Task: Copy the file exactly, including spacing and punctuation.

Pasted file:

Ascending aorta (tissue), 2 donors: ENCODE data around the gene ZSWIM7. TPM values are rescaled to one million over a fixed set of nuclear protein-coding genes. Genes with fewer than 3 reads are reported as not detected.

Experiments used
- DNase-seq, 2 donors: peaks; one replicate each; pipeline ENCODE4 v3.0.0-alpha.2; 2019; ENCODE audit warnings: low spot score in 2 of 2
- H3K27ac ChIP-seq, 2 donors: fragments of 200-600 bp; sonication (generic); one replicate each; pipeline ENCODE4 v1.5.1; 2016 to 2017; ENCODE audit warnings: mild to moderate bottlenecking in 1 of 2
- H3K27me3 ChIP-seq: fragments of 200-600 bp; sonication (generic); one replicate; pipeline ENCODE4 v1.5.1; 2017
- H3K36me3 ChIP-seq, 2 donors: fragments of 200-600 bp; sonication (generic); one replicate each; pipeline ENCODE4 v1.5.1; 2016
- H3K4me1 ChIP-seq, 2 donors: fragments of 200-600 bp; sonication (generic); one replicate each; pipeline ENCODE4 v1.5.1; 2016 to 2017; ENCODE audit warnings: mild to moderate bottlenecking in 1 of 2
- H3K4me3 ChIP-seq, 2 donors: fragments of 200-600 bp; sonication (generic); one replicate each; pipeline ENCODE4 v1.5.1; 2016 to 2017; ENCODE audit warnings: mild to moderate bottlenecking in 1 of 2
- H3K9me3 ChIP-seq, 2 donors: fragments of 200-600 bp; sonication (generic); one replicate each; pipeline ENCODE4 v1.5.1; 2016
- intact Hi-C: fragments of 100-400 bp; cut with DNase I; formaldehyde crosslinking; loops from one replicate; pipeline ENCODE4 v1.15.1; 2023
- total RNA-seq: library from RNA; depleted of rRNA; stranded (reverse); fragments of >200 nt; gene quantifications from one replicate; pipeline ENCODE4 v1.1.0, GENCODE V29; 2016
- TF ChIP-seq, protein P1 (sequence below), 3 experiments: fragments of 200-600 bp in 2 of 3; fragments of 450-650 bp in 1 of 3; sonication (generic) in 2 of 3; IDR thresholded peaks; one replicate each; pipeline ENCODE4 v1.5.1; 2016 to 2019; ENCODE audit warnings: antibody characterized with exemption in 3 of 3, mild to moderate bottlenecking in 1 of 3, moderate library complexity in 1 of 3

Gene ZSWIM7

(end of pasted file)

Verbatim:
Ascending aorta (tissue), 2 donors: ENCODE data around the gene ZSWIM7. TPM values are rescaled to one million over a fixed set of nuclear protein-coding genes. Genes with fewer than 3 reads are reported as not detected.

Experiments used
- DNase-seq, 2 donors: peaks; one replicate each; pipeline ENCODE4 v3.0.0-alpha.2; 2019; ENCODE audit warnings: low spot score in 2 of 2
- H3K27ac ChIP-seq, 2 donors: fragments of 200-600 bp; sonication (generic); one replicate each; pipeline ENCODE4 v1.5.1; 2016 to 2017; ENCODE audit warnings: mild to moderate bottlenecking in 1 of 2
- H3K27me3 ChIP-seq: fragments of 200-600 bp; sonication (generic); one replicate; pipeline ENCODE4 v1.5.1; 2017
- H3K36me3 ChIP-seq, 2 donors: fragments of 200-600 bp; sonication (generic); one replicate each; pipeline ENCODE4 v1.5.1; 2016
- H3K4me1 ChIP-seq, 2 donors: fragments of 200-600 bp; sonication (generic); one replicate each; pipeline ENCODE4 v1.5.1; 2016 to 2017; ENCODE audit warnings: mild to moderate bottlenecking in 1 of 2
- H3K4me3 ChIP-seq, 2 donors: fragments of 200-600 bp; sonication (generic); one replicate each; pipeline ENCODE4 v1.5.1; 2016 to 2017; ENCODE audit warnings: mild to moderate bottlenecking in 1 of 2
- H3K9me3 ChIP-seq, 2 donors: fragments of 200-600 bp; sonication (generic); one replicate each; pipeline ENCODE4 v1.5.1; 2016
- intact Hi-C: fragments of 100-400 bp; cut with DNase I; formaldehyde crosslinking; loops from one replicate; pipeline ENCODE4 v1.15.1; 2023
- total RNA-seq: library from RNA; depleted of rRNA; stranded (reverse); fragments of >200 nt; gene quantifications from one replicate; pipeline ENCODE4 v1.1.0, GENCODE V29; 2016
- TF ChIP-seq, protein P1 (sequence below), 3 experiments: fragments of 200-600 bp in 2 of 3; fragments of 450-650 bp in 1 of 3; sonication (generic) in 2 of 3; IDR thresholded peaks; one replicate each; pipeline ENCODE4 v1.5.1; 2016 to 2019; ENCODE audit warnings: antibody characterized with exemption in 3 of 3, mild to moderate bottlenecking in 1 of 3, moderate library complexity in 1 of 3

Gene ZSWIM7